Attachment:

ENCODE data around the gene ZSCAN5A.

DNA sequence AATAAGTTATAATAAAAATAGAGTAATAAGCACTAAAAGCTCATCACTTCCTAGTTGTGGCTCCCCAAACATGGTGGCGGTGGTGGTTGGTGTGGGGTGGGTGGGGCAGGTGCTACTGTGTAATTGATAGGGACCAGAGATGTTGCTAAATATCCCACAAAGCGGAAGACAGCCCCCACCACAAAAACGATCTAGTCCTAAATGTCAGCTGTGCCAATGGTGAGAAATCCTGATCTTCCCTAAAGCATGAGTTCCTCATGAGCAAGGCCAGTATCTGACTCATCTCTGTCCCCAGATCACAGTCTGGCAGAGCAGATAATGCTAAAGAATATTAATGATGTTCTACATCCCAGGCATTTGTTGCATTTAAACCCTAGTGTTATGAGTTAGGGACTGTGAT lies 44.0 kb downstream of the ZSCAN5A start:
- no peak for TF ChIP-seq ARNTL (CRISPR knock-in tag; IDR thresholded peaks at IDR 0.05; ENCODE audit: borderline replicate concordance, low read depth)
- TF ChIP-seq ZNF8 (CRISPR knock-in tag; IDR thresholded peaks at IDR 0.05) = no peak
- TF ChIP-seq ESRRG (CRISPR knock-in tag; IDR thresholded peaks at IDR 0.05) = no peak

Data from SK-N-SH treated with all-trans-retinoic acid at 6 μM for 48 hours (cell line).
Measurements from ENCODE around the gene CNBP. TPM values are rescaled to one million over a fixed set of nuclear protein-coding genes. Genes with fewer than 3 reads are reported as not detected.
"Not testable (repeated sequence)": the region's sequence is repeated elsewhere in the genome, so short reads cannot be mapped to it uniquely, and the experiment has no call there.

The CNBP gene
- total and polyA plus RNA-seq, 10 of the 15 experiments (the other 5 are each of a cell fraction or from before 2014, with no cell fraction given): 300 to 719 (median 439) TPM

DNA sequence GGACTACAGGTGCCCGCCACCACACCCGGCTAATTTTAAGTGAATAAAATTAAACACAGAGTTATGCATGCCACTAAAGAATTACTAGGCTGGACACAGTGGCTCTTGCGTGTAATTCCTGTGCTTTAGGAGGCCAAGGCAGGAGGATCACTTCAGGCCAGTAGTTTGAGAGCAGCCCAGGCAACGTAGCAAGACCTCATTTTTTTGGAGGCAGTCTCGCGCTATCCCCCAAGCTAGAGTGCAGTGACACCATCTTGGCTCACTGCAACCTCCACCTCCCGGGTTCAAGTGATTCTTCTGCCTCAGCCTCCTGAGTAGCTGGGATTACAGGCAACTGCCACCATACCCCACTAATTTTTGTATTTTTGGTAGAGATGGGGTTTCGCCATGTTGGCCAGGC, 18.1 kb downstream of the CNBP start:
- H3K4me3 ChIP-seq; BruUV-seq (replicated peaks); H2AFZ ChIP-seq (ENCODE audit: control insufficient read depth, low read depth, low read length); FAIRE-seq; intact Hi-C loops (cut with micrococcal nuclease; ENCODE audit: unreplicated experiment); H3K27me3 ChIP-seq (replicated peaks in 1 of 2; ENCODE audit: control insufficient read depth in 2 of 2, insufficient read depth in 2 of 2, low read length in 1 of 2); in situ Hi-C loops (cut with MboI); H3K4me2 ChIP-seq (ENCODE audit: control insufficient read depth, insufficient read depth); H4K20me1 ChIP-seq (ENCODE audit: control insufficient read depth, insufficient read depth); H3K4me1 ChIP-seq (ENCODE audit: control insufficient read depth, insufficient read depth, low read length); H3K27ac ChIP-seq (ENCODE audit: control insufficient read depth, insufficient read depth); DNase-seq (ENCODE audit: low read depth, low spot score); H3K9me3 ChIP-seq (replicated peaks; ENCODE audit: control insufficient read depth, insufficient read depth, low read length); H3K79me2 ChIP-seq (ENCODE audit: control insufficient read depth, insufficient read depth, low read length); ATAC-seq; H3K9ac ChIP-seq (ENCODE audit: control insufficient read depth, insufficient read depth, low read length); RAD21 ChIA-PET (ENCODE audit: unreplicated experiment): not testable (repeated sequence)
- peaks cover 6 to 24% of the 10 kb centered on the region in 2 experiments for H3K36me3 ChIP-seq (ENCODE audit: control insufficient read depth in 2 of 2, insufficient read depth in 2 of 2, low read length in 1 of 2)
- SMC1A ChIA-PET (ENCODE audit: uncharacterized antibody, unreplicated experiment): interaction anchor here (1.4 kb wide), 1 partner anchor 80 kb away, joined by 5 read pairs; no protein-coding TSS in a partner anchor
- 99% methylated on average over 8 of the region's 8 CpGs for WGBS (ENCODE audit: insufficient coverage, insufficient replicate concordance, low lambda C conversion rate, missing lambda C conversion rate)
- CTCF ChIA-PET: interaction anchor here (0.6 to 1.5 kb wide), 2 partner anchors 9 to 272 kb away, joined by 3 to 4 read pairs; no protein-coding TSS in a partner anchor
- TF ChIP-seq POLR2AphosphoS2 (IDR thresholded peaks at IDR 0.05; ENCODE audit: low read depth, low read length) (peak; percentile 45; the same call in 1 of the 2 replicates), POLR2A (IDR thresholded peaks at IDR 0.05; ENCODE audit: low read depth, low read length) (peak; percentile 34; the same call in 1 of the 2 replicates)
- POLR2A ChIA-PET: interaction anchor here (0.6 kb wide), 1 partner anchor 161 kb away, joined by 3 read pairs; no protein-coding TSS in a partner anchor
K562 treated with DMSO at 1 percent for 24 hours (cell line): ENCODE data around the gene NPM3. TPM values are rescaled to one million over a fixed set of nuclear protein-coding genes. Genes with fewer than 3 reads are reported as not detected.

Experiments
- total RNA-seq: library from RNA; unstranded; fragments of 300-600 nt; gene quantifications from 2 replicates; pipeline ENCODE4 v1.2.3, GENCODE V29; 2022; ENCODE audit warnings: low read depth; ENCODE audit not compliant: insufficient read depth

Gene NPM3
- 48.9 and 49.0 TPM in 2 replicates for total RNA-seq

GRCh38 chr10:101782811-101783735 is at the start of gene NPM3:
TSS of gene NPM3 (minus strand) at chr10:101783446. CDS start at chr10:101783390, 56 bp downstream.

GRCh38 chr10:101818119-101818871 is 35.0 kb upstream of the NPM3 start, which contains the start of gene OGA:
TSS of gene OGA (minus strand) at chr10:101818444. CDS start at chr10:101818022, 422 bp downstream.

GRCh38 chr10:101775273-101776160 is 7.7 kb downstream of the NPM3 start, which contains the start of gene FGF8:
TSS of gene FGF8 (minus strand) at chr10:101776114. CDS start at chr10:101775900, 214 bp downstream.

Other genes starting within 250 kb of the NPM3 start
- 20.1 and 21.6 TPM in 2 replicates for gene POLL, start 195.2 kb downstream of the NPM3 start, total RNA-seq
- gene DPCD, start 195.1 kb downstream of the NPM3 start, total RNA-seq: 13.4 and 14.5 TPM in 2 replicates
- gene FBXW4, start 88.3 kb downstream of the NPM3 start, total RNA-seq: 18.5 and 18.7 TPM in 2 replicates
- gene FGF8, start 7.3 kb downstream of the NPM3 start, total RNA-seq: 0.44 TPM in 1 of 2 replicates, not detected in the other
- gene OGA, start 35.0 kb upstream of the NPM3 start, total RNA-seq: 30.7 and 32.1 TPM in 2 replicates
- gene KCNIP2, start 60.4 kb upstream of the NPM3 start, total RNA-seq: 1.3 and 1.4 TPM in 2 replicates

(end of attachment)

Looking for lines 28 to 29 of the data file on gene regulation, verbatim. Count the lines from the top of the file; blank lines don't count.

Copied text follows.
GRCh38 chr10:101775273-101776160 is 7.7 kb downstream of the NPM3 start, which contains the start of gene FGF8:
TSS of gene FGF8 (minus strand) at chr10:101776114. CDS start at chr10:101775900, 214 bp downstream.